When pre-expanded EPS beads are blown into a mold and fused with steam they deform into a complex 3-D structure. Adjacent beads expand and their surfaces deform into flat planes of denser material. When those dense flat planes are parallel to the x-ray beam, they form dark lines on the image. The amount of fusion between adjacent cells can be controlled by the steam time. As steam time is increased, bead expansion increases, creating larger planes with greater length and definition. Images from the test plates show dense inclusions as dark circular areas and foreign material as darker areas along bead boundaries.
A standard EPS foam test plate, 150 × 200 mm, requires one hour for image capture and two hours for calibration, gray-scale enhancement, photomontage assembly of 35 images, and image-format conversion (see Fig. 4).
Figure 4. In a photomontage image of a 150 × 200-mm EPS test plate, black is 0.035 gm/cm3 and white is 0.017 gm/cm3. Most of the density variations are due to variations in the packing of the beads during mold fill. Darker areas are denser. The light circle is caused by the penetration of a fill gun tip into the mold. Since the thickness of the entire plate is 8 mm, the thinner area shows up as a lower density area.
X-ray images can give qualitative feedback on local foam structure, and, with the proper calibration technique, these same images also can provide quantitative density measurements. A custom-built imaging system with full computer control of the x-ray source, the camera, and the sample stage is essential to carry out these experiments.
Portions of this work were carried out under US Department of Energy contracts DE-FC07-02ID14235 and DE-FG36-01GO11032.
The need to image plant roots in situ has existed in the functional-genomics scientific community for many years. Most previous work has been done using conventional soil or very artificial growth conditions. Conventional soil substrates are not amenable to imaging of plant roots because of the similarity between plant-root properties and the surrounding soil materials.
Phenotype Screening Corp. (Seymour, TN, USA; www.phenotypescreening.com) has developed a novel method of imaging plant roots by growing the plants in a low-density, low-attenuation substrate. The plant and growth substrate are held in a low-density expanded polystyrene foam container that allows visualization of the plant roots in situ.
A montage stereo image of plant roots growing in low-density, low-attenuation growth substrate, taken with digital x-ray imaging, will help plant functional-genomics researchers determine the relationships between genes and their expression in the phenotype (structure) of plants.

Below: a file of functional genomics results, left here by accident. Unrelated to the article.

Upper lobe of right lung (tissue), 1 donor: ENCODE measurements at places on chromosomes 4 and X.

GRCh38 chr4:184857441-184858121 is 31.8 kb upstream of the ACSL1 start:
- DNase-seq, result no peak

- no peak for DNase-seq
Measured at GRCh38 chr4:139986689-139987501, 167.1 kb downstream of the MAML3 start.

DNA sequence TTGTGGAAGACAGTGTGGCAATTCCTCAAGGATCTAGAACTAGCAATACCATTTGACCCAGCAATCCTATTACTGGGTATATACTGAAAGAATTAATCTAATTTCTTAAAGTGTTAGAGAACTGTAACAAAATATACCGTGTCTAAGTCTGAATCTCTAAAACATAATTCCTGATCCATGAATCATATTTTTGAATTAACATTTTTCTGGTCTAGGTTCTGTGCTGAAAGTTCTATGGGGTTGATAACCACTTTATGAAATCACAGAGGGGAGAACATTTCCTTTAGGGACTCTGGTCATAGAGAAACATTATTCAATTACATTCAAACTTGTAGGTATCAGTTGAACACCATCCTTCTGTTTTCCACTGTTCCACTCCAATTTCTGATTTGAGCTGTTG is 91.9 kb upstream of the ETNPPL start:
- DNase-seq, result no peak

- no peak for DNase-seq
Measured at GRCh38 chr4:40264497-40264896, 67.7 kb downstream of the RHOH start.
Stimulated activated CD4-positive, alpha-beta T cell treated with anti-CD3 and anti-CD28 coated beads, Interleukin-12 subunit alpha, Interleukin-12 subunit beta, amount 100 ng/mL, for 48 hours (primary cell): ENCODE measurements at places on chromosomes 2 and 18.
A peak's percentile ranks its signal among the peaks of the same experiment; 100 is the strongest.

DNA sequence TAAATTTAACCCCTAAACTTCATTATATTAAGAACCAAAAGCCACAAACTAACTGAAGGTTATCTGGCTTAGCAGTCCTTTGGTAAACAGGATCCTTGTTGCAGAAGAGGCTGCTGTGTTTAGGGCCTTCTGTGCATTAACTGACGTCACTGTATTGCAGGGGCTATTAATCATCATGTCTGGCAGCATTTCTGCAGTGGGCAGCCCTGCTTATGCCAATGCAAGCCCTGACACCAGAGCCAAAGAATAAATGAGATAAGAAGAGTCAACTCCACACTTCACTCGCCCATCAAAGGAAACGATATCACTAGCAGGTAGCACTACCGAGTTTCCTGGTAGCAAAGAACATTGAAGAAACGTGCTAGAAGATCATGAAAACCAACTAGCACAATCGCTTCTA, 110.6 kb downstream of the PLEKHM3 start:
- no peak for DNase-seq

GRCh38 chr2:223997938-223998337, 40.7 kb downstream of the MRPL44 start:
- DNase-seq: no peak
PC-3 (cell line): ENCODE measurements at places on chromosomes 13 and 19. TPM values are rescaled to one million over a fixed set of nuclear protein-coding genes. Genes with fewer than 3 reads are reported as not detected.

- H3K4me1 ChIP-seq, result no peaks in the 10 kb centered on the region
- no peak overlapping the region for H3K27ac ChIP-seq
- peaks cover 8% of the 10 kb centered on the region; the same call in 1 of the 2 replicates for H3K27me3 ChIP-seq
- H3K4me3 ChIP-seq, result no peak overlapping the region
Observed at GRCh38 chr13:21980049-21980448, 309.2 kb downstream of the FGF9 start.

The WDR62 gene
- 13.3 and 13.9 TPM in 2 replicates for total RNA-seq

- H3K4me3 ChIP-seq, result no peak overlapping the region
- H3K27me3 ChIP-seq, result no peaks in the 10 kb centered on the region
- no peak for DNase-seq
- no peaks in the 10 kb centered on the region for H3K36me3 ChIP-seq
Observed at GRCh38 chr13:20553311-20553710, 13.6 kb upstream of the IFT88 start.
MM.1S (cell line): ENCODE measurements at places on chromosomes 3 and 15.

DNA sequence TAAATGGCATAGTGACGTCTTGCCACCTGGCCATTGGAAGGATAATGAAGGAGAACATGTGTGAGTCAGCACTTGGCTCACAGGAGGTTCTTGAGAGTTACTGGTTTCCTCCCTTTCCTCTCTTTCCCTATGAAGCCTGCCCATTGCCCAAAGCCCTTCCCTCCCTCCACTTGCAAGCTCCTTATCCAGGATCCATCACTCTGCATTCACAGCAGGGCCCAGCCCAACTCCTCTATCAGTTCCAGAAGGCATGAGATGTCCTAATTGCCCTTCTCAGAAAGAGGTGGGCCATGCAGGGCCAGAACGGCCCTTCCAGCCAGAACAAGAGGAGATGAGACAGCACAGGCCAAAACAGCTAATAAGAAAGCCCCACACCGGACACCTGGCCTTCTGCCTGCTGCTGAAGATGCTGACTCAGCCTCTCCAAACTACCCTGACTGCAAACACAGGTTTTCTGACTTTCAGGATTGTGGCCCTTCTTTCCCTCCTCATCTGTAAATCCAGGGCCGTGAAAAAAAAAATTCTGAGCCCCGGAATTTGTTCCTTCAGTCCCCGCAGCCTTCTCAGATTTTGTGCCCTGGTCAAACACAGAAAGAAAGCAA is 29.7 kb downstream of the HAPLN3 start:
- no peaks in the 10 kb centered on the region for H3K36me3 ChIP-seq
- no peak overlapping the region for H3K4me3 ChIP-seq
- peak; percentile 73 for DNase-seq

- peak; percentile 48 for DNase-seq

The primary tool is a modified, cabinet-model x-ray radiographic system developed by Industrial Analytics. In this design, an Oxford Instruments Apogee x-ray generator with a 35-mm spot size is combined with the Rad-icon Shad-o-box camera. A Velmex linear BiSlide with 15 in. of vertical movement and a Velmex Model B5990TS rotary table position the plant in its container. As with the Industrial Analytics large-frame scanner, all system functions are under computer control.
Current throughput of plants is about 4/h, which includes manually loading and unloading and manually starting the imaging sequence. Work is underway to develop an automated system that can image a plant-root system to provide images in about 1 min. With recent innovations in x-ray generators and cameras, both throughput and resolution will improve.
A simple motion-sequence description language controls vertical- and rotary-stage motions and time delays and provides unique file names to multiple images, all automatically. The unattended system can capture and save as many as 1000 images from one sequence file.
To assist in the interpretation of plant-root images, Phenotype Screening is now routinely taking stereo image pairs. The left image is taken by rotating the plant in its container slightly to the right; the image is then rotated to the left for the right image. The images are combined using the ImageMagick software package to produce a red/cyan stereo image that must be viewed through red/cyan glasses to see the 3-D effect. A pair of these glasses can be obtained by contacting Phenotype Screening via its Web site. - R. M.
Applied Motion Products,
Watsonville, CA, USA
Beaverton, OR, USA
Austin, TX, USA
Oriental Motor USA,
Torrance, CA, USA
Santa Clara, CA, USA
Bloomfield, NY, USA